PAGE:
Research suggests that reducing or neutralizing one variety of the APOE gene would not harm the brain, while making Alzheimer’s less likely.
The 40-year-old man showed up in Dr. Mary Malloy’s clinic with sadly disfiguring symptoms. His hands, elbows, ears and feet were blemished with protruding pustules and tuber-like welts, some so painful it was hard for him to walk. He suffered from a rare genetic condition called dysbetalipoproteinemia, which caused his cholesterol levels to soar so high that pools of fatty tissue seemed to bubble up under his skin.
But there was something else about this patient. He was missing a gene that, when present in one form, greatly increases the risk of developing Alzheimer’s disease. Dr. Malloy, who co-directs the Adult Lipid Clinic at the University of California, San Francisco, and her colleagues saw an opportunity to answer an important neurological riddle: Does the absence of the gene — named apolipoprotein E, or APOE, after the protein it encodes — hurt the brain?
If a person with this rare condition were found to be functioning normally, that would suggest support for a new direction in Alzheimer’s treatment. It would mean that efforts — already being explored by dementia experts — to prevent Alzheimer’s by reducing, eliminating or neutralizing the effects of the most dangerous version of APOE might succeed without causing other problems in the brain.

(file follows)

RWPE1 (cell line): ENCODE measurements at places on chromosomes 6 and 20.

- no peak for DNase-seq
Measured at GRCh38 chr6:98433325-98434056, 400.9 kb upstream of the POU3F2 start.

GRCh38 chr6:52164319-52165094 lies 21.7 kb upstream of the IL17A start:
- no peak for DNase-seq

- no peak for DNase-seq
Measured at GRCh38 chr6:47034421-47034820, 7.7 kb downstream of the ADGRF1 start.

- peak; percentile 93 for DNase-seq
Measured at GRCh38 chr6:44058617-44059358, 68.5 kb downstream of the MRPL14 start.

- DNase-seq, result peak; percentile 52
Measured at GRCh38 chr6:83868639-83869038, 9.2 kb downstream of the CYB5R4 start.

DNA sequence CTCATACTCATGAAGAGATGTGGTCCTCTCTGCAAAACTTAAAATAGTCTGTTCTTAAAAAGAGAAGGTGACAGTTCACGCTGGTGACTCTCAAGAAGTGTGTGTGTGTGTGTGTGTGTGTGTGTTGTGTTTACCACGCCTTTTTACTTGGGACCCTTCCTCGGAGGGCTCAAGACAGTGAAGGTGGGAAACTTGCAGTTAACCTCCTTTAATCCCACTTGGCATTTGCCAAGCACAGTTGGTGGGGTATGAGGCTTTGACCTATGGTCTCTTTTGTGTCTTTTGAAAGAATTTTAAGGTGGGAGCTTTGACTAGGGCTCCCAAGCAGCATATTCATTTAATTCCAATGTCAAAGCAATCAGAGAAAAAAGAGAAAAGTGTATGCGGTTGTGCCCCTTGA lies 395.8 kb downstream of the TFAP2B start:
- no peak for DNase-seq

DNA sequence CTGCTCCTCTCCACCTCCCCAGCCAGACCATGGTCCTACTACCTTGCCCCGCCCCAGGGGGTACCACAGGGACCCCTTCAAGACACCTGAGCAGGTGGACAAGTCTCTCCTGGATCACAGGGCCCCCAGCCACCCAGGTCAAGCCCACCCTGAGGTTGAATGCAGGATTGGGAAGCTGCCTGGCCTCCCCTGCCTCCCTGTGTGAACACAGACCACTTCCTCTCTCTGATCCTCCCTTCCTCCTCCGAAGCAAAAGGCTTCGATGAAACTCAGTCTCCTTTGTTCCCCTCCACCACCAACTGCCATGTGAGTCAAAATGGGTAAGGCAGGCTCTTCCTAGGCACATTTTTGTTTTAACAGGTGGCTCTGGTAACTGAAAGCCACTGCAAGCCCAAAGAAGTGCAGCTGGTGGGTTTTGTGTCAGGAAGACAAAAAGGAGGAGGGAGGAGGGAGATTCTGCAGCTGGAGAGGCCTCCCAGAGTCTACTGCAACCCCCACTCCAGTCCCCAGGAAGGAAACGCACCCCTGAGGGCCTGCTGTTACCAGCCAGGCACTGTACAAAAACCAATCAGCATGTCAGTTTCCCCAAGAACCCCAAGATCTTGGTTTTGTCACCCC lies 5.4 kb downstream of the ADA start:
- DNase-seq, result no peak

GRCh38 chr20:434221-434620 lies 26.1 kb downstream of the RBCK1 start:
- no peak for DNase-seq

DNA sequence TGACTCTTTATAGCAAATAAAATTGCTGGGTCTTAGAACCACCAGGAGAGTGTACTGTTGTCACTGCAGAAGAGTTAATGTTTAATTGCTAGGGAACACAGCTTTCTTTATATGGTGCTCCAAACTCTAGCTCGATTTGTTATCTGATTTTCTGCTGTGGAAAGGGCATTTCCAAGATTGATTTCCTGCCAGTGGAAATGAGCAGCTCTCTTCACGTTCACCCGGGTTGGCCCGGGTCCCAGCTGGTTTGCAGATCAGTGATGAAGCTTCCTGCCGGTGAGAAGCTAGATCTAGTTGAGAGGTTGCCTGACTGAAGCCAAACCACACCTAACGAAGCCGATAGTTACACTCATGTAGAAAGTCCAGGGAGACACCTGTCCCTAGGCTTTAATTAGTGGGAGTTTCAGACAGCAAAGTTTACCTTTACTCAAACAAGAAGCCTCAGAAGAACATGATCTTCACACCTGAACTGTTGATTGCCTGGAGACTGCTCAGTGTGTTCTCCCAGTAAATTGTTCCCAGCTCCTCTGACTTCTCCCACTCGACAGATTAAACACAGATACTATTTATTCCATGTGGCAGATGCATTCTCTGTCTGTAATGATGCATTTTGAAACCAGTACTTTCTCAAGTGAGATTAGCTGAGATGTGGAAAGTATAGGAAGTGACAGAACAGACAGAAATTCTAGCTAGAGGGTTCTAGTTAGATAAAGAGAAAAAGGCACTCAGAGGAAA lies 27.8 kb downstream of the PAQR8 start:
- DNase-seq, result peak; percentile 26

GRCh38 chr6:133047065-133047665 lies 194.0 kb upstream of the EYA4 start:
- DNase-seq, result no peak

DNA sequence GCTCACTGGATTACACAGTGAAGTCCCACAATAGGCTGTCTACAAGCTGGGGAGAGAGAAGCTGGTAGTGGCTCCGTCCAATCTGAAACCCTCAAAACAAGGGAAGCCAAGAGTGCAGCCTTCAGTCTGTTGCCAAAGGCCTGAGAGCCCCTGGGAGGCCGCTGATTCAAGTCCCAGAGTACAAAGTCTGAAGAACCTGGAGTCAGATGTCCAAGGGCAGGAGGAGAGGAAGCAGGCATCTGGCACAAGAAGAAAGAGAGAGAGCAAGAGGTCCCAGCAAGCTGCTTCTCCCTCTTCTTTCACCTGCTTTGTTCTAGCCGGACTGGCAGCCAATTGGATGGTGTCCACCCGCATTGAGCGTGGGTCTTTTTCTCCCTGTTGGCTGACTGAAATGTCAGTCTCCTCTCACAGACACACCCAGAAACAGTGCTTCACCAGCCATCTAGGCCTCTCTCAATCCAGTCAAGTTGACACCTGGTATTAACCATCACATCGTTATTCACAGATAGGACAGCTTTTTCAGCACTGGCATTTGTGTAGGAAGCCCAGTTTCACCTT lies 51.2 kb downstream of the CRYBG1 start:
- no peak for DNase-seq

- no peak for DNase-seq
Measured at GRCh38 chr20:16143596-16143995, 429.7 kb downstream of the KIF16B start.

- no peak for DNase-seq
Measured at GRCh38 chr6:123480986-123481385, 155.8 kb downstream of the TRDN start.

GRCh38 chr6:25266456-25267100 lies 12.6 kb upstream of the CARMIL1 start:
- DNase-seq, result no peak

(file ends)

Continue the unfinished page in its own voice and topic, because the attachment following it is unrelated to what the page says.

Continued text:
The researchers, who reported their findings on Monday in the journal JAMA Neurology, discovered exactly that. They ran a battery of tests, including cognitive assessments, brain imaging and cerebrospinal fluid analyses. The man’s levels of beta-amyloid and tau proteins, which are markers of Alzheimer’s, gave no indication of neurological disease. His brain size was unaffected, and the white matter was healthy. His thinking and memory skills were generally normal.
“This particular case tells us you can actually live without any APOE in the brain,” said Dr. Joachim Herz, a neuroscientist and molecular geneticist at University of Texas Southwestern Medical Center, who was not involved in the research. “So if they were to develop anti-APOE therapies for Alzheimer’s, we would not have to worry about serious neurological side effects.”
Based on the current rates of success in creating new drugs for Alzheimer’s disease, it could take 260 years until the next one is approved, according to an analysis led by a Massachusetts Institute of Technology economist.
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